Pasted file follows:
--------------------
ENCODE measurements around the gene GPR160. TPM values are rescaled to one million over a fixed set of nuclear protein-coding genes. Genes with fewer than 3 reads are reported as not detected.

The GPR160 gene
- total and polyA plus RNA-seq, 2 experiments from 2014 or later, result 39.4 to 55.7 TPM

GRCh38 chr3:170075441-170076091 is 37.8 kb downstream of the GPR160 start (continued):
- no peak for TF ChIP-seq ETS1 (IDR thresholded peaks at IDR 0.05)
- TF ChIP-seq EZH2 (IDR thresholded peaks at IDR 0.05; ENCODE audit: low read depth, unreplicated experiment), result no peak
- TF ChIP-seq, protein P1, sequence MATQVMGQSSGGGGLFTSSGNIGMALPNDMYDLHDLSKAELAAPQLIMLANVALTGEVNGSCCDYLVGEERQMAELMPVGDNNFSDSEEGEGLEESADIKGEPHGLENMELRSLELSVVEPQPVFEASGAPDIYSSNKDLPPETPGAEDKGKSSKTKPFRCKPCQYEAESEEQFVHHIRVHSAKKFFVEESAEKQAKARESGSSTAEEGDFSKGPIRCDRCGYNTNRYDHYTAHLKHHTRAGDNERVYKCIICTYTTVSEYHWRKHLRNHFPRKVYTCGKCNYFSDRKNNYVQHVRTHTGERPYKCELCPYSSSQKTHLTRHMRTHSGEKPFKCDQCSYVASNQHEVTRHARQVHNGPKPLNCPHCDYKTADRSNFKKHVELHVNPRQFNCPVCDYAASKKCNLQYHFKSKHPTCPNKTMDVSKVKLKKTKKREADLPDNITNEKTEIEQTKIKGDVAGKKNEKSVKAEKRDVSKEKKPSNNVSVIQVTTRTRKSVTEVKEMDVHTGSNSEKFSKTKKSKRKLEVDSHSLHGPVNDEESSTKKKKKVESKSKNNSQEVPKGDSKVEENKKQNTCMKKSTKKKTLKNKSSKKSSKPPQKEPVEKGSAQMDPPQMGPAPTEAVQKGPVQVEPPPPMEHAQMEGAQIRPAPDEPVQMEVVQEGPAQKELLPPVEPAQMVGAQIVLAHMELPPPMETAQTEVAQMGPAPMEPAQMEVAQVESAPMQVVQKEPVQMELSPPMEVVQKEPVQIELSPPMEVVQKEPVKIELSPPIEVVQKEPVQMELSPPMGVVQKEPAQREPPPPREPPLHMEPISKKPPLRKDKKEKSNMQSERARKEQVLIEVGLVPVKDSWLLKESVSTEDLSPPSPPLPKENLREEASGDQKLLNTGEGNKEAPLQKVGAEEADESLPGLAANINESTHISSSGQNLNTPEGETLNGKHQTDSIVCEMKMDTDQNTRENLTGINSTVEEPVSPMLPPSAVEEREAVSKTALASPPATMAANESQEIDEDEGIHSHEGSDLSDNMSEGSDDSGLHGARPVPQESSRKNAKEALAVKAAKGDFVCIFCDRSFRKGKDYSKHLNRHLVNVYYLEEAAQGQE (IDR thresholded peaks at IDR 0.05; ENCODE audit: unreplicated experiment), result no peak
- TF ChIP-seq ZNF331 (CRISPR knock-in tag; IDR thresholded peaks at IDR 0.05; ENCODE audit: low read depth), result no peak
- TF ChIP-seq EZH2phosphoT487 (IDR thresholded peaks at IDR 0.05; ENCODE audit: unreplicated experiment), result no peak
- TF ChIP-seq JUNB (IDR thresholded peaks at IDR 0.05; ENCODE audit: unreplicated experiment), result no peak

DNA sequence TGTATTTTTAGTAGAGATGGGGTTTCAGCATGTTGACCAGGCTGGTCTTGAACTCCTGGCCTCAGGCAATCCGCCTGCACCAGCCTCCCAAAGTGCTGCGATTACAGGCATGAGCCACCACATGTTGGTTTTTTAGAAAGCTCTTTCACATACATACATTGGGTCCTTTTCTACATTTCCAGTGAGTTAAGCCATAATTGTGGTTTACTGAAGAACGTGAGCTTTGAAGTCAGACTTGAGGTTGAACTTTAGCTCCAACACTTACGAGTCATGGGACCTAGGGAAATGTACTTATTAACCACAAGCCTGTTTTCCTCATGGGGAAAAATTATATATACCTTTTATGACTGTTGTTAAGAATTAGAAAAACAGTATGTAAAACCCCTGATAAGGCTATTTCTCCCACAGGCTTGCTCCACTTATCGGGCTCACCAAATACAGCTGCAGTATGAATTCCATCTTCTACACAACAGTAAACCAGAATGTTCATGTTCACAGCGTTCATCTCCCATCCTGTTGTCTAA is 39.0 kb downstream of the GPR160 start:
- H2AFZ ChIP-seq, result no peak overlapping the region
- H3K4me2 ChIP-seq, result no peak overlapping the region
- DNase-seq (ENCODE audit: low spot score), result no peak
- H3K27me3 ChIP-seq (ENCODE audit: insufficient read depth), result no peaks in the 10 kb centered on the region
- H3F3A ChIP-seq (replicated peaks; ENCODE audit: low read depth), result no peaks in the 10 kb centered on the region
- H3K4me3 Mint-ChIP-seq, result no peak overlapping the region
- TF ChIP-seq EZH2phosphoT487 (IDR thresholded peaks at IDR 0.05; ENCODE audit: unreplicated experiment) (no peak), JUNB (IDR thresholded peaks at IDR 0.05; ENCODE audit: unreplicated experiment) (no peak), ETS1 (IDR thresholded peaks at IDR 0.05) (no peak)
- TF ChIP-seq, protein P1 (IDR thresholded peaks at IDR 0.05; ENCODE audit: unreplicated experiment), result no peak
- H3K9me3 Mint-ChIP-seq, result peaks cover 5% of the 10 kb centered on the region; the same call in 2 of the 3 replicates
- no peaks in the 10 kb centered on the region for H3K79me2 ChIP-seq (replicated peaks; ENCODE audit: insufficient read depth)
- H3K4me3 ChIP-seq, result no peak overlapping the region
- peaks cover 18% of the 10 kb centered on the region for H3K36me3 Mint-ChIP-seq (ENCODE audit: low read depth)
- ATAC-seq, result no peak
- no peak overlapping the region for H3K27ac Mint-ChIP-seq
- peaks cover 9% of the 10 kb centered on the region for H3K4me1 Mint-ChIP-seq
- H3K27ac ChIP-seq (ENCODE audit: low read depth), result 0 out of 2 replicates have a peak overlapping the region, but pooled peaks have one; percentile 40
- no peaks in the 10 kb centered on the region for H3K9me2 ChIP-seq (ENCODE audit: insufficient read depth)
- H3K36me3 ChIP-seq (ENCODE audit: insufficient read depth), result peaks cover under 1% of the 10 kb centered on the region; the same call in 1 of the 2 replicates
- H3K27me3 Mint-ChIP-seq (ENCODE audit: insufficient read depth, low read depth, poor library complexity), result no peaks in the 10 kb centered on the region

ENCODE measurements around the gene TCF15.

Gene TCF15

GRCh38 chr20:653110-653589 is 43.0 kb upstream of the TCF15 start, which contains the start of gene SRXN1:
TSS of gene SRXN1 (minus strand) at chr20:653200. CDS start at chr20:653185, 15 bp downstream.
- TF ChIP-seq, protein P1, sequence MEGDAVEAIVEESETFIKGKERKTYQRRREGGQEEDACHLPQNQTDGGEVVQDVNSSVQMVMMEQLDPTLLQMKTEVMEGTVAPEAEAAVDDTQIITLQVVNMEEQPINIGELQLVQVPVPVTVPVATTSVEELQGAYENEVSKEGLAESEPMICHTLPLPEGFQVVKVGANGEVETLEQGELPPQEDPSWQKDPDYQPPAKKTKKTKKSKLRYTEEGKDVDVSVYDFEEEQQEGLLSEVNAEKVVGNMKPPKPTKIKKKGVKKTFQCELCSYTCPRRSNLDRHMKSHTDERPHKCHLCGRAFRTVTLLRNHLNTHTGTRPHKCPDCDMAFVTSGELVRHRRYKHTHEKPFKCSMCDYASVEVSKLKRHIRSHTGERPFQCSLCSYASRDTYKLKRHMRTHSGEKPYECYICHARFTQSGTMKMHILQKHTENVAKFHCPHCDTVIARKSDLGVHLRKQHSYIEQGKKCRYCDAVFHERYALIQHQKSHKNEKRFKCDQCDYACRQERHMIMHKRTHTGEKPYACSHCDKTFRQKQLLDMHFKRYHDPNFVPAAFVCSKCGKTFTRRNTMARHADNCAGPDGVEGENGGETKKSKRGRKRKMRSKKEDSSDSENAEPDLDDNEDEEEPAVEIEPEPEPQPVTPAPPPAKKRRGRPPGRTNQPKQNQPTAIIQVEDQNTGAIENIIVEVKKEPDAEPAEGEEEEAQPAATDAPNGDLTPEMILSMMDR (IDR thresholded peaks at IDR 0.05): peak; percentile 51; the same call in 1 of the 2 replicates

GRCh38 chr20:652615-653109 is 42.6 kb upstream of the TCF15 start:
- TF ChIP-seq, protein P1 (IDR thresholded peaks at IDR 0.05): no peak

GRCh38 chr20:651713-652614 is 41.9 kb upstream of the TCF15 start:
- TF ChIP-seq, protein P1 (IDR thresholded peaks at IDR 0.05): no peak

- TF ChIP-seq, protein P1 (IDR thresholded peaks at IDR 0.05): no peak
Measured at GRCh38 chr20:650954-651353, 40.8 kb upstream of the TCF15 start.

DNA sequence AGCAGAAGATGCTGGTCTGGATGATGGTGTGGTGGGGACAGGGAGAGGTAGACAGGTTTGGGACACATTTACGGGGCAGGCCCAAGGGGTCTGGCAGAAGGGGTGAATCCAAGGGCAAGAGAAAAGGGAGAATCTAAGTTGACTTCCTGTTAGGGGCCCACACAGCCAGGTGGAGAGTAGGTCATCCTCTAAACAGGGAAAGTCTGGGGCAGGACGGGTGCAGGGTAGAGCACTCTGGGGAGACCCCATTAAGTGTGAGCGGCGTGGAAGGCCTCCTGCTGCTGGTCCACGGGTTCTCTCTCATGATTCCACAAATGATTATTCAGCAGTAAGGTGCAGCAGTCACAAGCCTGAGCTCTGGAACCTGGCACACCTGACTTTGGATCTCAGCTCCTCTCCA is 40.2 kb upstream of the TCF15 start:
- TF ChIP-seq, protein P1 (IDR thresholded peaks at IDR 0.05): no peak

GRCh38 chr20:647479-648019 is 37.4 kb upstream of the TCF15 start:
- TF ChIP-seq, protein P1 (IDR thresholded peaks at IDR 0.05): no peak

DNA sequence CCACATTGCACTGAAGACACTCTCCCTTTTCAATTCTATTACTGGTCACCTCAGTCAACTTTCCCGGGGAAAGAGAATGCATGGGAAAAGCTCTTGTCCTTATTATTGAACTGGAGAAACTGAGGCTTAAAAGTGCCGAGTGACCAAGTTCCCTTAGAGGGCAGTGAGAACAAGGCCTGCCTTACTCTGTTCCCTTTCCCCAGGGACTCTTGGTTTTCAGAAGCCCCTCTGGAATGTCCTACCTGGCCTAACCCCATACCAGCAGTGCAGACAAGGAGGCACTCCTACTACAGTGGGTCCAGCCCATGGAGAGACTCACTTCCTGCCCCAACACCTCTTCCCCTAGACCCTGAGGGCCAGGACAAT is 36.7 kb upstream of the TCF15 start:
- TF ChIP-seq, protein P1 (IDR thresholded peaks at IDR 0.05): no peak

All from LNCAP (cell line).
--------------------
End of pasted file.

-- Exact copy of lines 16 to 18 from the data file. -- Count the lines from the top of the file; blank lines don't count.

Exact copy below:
- H3F3A ChIP-seq (replicated peaks; ENCODE audit: low read depth), result no peaks in the 10 kb centered on the region
- H3K4me3 Mint-ChIP-seq, result no peak overlapping the region
- TF ChIP-seq EZH2phosphoT487 (IDR thresholded peaks at IDR 0.05; ENCODE audit: unreplicated experiment) (no peak), JUNB (IDR thresholded peaks at IDR 0.05; ENCODE audit: unreplicated experiment) (no peak), ETS1 (IDR thresholded peaks at IDR 0.05) (no peak)